increasing fibre costs

At the beginning of 2020, several of South Africa’s top fibre network operators warned internet service providers (ISPs) that they planned to increase wholesale prices of their service. These ISPs include Vumatel (South Africa’s largest fibre provider), Octotel and the Vox-owned Frogfoot. However, COVID-19 threw a spanner in the works when President Cyril Ramaphosa announced the national state of disaster and a moratorium was placed on increasing the prices of any telecommunications service including mobile networks and fixed-line operators. 

Vumatel, Frogfoot and Octotel suspended price increases in line with regulations published by the Minister of Communications and Digital Technologies, Stella Ndabeni-Abrahams. However, the regulation preventing price increases was removed on 8 May 2020 by Jackson Mthembu who was acting as Minister while Ndabeni-Abrahams was on suspension for violating South Africa’s lockdown rules. This opened the way for network operators to implement the price increases they had announced earlier in the year. With retail price hikes happening on four of South Africa’s major fibre network operators, consumers were soon asking why the price of broadband is increasing.

Frogfoot CEO and founder Abraham van der Merwe told MyBroadband that input costs are increasing for all fibre operators. “The reality is that our costs are increasing on an annual basis in line with labour costs of constructing networks, and inflationary increases in materials and other costs,” Van der Merwe said. “None of these factors even take into account the massive weakening of the rand, which substantially increases our material costs as most are imported.”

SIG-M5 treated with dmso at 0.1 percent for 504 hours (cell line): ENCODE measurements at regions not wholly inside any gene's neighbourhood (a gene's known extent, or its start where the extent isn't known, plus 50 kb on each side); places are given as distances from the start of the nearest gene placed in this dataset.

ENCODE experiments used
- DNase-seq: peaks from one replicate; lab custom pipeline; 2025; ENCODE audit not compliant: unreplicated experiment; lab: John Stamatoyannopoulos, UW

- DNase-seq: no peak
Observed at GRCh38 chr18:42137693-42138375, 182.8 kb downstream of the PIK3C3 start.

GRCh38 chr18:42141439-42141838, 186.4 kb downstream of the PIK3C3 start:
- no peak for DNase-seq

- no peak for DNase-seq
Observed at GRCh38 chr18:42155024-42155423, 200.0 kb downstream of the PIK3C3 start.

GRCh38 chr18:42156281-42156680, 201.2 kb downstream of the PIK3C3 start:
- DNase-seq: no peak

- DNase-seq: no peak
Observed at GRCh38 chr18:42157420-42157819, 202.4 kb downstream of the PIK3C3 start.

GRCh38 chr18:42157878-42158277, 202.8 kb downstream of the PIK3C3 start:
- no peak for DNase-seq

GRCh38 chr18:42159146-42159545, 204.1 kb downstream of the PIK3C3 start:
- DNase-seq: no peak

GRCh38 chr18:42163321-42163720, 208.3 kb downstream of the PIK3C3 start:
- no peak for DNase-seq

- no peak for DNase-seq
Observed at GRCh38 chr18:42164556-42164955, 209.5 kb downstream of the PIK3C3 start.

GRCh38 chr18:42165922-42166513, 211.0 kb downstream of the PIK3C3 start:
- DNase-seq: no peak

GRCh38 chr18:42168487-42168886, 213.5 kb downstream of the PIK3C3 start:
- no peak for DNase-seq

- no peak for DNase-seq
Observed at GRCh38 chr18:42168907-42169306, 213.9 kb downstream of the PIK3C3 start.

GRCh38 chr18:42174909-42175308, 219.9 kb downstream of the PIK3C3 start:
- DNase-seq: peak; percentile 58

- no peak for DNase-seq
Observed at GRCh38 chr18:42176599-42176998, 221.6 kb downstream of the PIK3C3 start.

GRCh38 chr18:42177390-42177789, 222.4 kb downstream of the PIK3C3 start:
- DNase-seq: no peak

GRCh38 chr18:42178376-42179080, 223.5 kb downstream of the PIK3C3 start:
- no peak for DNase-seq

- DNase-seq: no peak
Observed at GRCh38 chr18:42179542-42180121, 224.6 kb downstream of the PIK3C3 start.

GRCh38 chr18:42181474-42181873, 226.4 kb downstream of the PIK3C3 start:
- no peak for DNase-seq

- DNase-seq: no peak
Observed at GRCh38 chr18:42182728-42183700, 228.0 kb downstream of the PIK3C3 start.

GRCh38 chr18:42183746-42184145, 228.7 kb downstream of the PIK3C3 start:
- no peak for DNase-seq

Fibre networks are absorbing these increased costs rather than trying to recoup any of these losses from customers, Van der Merwe stated. He notes that customers must not lose sight of the fact that fibre network operators have been a driving force in bringing down the price of broadband in South Africa.

“Our ability to increase pricing allows us to continue investing in fibre and bring this amazing technology to the rest of the country,” Van der Merwe said, referring to Frogfoot’s push to roll out fibre to smaller towns around South Africa.

Octotel COO Scott Cunningham agreed with Van der Merwe. “The delivery of a quality fibre network has many input costs that are unfortunately linked to areas of the economy that regularly experience price escalation,” Cunningham stated. “These being construction costs, labour-related costs, as well as increasing supplier costs. Pricing is negotiated aggressively on an annual basis and at times we are in a position to defer these adjustments until later dates, but this is not always possible.” Cunningham pointed out that fibre prices have not increased annually. Octotel has only had two price adjustments since January 2016, he noted. 

Openserve argues that the wholesale input cost of acquiring end-to-end broadband services has decreased significantly for ISPs. With the launch of Openserve Broadband Connect, some ISPs have decreased these costs by over 20%. “We have not applied an annual price increase but rather launched a new product suite, effectively reducing prices,” the company said. These developments happened in response to pressure from the Competition Commission, but ISPs argue that the changes made little difference to their overheads.

While Openserve has reduced one portion of its wholesale pricing by introducing Broadband Connect to replace its old IPConnect product, it also hiked line access charges. One ISP told MyBroadband that although Openserve Broadband Connect reduced the network capacity charges from R135 per Mbps to R9 per Mbps, line access charges were hiked by as much as 47%.

Openserve maintains that its changes have resulted in a substantial reduction in end-to-end wholesale broadband pricing for service providers.

Comments are closed.